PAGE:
Claudia and Sherry
You co-starred with the now legendary cult starlet, Claudia Jennings, in SISTERS OF DEATH... What was Claudia like to work with?

Oh, I loved Claudia! There was no Internet back then, so it wasn’t so easy to learn everything about everybody with just a push of a button… but I had heard through the grapevine that she had been in Playboy so I don’t know exactly what I expected of her but I know I didn’t think she would be as nice and down-to-earth as she was. She wasn’t as “glamorous” as I figured she would be – she was very pretty but didn’t “live” in her make-up.

She was a lot of fun, had an infectious laugh and was truly a “sweet girl.” I was shocked and extremely saddened when I heard on the news that she had gotten killed in a car crash – if I recall, she was dating Tommy Boyce (or was it Hart?) and it was all so sad to me because I knew her and really liked her.

Your character stands out from the others with her American flag hat – did you have anything to do with selecting your own wardrobe?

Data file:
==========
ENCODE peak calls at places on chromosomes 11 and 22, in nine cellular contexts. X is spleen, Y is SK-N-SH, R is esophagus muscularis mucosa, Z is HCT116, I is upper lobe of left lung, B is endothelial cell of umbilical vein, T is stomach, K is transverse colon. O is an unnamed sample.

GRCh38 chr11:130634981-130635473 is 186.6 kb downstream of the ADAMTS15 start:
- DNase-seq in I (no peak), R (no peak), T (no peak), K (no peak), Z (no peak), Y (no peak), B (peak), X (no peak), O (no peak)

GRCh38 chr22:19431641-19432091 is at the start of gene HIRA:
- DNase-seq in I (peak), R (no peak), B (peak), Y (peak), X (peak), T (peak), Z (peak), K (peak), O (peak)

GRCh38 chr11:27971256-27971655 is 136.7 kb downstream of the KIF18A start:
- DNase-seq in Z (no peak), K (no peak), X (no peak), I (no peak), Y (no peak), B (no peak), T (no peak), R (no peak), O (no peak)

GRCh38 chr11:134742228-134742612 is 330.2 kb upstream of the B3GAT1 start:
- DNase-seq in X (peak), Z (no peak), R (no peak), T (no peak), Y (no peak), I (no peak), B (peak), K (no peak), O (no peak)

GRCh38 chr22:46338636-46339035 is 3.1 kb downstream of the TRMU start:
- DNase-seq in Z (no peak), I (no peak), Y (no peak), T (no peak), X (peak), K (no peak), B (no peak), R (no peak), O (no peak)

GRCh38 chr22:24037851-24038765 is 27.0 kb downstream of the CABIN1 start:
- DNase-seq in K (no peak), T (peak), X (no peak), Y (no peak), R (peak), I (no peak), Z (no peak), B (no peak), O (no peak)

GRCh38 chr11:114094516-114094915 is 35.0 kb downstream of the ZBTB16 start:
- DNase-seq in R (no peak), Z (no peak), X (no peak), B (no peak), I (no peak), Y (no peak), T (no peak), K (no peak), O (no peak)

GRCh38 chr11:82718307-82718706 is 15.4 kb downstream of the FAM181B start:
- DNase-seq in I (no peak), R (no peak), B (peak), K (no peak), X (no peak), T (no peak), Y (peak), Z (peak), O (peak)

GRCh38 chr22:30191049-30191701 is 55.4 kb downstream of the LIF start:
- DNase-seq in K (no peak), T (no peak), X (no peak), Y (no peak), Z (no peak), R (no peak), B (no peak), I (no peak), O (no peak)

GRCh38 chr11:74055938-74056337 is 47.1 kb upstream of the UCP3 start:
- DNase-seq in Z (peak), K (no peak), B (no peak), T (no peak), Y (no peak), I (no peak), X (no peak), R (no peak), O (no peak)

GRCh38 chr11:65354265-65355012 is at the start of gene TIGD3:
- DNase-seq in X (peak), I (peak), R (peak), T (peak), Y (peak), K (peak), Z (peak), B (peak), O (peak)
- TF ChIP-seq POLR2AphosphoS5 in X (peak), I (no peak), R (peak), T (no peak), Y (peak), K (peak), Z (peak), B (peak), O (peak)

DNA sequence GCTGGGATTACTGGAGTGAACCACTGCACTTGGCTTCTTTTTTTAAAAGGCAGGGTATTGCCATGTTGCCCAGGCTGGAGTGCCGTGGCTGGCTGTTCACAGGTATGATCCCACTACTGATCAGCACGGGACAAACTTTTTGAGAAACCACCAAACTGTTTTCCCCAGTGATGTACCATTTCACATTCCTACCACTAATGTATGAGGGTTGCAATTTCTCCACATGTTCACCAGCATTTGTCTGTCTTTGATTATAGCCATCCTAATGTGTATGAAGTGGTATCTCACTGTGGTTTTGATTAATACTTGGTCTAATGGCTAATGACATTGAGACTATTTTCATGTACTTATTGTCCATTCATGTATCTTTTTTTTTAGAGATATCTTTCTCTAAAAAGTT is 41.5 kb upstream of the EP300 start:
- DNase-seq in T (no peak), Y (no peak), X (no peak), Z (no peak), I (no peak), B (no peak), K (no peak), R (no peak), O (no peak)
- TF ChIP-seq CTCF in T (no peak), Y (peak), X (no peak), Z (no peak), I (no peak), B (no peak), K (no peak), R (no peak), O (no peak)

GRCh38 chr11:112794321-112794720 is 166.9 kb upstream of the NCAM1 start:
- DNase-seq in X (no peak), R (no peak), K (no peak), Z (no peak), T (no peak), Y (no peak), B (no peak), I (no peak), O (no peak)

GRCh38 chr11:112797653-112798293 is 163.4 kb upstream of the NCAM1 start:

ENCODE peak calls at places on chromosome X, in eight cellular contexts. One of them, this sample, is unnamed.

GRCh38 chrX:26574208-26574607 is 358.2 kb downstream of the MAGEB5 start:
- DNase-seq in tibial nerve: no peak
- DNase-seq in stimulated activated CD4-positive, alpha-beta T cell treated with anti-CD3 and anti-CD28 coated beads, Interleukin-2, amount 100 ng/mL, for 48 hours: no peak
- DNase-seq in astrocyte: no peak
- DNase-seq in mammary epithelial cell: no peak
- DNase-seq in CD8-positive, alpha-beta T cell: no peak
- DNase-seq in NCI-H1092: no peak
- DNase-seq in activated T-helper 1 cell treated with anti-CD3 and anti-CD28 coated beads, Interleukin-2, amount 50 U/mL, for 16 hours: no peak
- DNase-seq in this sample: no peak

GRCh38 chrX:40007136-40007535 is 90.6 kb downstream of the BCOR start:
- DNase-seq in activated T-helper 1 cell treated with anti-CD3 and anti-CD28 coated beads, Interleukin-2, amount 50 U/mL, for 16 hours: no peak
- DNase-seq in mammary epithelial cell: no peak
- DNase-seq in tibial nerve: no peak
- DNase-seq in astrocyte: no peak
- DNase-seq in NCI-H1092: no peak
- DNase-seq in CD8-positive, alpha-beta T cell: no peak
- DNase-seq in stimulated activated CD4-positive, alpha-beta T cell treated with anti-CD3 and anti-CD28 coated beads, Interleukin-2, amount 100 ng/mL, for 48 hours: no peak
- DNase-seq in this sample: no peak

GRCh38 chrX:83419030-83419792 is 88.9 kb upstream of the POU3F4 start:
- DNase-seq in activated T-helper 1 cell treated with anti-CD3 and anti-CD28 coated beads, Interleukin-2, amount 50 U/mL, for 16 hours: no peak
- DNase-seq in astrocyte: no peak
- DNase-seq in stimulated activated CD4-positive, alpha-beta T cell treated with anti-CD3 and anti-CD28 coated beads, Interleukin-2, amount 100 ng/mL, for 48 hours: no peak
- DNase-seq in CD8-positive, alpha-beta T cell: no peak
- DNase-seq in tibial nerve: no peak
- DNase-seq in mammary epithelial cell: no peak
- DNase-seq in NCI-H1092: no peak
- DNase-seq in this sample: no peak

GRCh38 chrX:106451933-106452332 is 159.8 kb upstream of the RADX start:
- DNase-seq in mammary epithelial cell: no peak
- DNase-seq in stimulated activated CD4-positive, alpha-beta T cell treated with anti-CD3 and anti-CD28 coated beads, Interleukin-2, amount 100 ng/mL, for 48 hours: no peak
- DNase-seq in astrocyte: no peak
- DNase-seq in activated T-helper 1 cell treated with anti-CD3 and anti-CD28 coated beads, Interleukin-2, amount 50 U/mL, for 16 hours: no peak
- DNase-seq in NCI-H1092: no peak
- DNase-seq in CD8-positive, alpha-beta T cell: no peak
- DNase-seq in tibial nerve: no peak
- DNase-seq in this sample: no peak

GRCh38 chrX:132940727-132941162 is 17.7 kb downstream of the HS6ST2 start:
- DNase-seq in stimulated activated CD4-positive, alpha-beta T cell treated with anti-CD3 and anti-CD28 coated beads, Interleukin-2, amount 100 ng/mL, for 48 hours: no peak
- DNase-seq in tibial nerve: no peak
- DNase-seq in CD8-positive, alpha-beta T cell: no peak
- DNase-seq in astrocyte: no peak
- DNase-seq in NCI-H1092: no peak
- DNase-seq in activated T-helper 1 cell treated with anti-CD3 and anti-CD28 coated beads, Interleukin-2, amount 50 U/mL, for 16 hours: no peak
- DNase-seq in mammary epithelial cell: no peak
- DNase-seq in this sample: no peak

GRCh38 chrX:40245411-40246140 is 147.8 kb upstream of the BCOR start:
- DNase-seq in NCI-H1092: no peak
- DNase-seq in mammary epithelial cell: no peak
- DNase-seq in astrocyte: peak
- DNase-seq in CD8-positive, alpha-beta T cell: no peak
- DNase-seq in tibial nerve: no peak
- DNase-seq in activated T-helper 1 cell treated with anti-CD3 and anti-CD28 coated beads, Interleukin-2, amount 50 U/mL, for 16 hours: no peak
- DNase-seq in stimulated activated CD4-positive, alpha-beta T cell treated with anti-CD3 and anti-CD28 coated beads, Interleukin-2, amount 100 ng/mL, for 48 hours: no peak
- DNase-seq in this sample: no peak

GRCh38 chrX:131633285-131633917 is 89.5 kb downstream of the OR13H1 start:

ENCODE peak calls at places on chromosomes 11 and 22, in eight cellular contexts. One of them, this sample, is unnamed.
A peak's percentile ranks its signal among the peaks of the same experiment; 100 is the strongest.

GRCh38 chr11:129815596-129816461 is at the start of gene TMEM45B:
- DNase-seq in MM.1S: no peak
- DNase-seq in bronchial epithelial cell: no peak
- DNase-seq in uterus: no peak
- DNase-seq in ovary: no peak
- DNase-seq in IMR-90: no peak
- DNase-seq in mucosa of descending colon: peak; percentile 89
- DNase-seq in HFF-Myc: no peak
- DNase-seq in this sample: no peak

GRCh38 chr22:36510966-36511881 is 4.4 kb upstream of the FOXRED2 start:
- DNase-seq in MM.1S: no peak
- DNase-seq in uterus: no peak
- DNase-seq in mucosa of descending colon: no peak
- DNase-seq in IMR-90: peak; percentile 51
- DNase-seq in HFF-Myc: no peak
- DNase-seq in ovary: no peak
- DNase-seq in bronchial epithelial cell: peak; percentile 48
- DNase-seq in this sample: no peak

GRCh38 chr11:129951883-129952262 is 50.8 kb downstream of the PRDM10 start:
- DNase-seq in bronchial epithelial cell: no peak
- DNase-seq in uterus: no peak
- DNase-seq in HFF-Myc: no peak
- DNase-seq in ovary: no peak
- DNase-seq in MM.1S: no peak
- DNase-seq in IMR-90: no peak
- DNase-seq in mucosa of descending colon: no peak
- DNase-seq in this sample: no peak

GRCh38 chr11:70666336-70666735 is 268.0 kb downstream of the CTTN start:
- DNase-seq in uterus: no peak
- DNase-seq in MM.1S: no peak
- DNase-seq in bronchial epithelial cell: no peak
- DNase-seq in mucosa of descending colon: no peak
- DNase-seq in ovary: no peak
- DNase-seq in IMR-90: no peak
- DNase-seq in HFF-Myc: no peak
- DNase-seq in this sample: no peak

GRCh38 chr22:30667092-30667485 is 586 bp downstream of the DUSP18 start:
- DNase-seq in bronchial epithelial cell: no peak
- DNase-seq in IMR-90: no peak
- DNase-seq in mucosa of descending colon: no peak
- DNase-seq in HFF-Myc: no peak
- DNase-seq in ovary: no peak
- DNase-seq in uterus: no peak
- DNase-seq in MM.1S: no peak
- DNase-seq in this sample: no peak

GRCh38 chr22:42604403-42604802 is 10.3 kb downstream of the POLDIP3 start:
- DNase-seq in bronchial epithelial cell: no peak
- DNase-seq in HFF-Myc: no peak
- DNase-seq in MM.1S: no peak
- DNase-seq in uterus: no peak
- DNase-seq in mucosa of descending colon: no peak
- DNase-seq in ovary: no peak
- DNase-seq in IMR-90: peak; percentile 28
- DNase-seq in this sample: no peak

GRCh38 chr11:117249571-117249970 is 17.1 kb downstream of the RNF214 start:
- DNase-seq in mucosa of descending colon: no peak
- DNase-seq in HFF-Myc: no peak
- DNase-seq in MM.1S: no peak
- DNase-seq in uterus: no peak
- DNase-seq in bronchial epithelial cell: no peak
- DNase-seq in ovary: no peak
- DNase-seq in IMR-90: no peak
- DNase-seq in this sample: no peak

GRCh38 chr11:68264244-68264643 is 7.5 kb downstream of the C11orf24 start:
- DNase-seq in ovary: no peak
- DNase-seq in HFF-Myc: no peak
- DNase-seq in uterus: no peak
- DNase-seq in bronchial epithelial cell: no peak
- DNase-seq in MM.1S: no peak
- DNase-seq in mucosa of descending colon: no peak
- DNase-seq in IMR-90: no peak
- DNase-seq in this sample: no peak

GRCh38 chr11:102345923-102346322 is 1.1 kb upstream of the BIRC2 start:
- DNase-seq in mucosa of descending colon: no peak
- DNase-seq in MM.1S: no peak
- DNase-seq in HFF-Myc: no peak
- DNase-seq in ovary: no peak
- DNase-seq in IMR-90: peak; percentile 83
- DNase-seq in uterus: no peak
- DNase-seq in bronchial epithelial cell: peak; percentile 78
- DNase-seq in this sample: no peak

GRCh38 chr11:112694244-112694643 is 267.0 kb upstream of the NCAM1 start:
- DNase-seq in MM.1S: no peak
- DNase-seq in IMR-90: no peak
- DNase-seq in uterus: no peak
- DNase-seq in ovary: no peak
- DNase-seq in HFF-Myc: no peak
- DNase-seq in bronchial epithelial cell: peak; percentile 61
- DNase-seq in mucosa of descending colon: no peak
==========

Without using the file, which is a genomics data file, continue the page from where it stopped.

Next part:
We wore our own clothes and yes, that hat was mine! I had made several trips to Vietnam in 1968-69 and was/am extremely patriotic and that was one of the hats I wore on stage over there (when I did a musical medley asking the audience which states they were from).

I was supposed to be the little, quirky, bubbly, more innocent of the girls so I just wore what I normally wore, and I guess the director felt it was “me” and went with it.

Like TERROR CIRCUS, this movie has a group women captured and terrorized by a man in a contained setting (albeit a much nicer setting this time)... What was like particular location like, working at the rural mansion? 

I always loved “location” filming – I had spent several months in Spain filming THE THREE WORLDS OF GULLIVER and I loved going on location, so this one was filmed near Paso Robles at some big old house in the middle of nowhere!

I’m sure the mansion was lovely at one time, but it was a bit “tired” when we filmed there – I don’t know if the set director made it “tired” or not, but it was a great property...

It was nice to be “so close and yet so far” from L.A. because my husband was able to drive up there to see me when he got a free weekend from school.